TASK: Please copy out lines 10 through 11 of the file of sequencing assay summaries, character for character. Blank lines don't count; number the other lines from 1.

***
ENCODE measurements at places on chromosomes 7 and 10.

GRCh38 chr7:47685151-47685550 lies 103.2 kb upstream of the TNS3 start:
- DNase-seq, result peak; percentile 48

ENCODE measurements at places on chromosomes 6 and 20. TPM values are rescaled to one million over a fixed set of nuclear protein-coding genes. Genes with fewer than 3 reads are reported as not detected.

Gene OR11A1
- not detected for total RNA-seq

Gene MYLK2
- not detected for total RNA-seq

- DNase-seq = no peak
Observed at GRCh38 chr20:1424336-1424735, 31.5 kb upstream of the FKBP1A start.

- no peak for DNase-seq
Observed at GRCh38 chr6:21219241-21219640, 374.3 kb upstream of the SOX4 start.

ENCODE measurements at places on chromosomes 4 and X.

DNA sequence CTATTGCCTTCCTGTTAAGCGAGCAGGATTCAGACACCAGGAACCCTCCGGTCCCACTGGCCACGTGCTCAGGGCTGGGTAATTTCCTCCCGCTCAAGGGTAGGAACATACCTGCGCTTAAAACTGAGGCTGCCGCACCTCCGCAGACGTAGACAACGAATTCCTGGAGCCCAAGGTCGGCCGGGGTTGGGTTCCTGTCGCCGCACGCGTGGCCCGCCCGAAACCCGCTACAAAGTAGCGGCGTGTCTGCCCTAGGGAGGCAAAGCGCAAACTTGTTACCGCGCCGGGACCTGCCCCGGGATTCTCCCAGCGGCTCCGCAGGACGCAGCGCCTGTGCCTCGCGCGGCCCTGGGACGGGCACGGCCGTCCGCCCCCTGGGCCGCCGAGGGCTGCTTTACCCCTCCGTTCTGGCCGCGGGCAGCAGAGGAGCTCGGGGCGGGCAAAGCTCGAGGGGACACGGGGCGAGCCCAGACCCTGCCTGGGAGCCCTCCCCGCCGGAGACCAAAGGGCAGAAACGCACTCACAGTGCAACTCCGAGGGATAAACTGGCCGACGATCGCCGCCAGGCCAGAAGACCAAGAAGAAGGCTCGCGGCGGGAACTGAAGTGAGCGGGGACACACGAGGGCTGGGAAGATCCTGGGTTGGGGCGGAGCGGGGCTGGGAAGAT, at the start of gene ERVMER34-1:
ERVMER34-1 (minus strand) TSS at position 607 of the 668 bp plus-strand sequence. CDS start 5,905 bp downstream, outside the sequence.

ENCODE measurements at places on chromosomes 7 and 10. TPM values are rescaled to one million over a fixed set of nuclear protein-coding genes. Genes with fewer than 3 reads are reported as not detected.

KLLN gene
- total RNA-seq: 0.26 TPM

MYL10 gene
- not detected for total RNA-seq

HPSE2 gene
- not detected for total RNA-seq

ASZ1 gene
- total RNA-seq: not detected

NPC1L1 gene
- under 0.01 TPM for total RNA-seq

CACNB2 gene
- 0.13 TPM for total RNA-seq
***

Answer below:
Observed at GRCh38 chr20:1424336-1424735, 31.5 kb upstream of the FKBP1A start.

- no peak for DNase-seq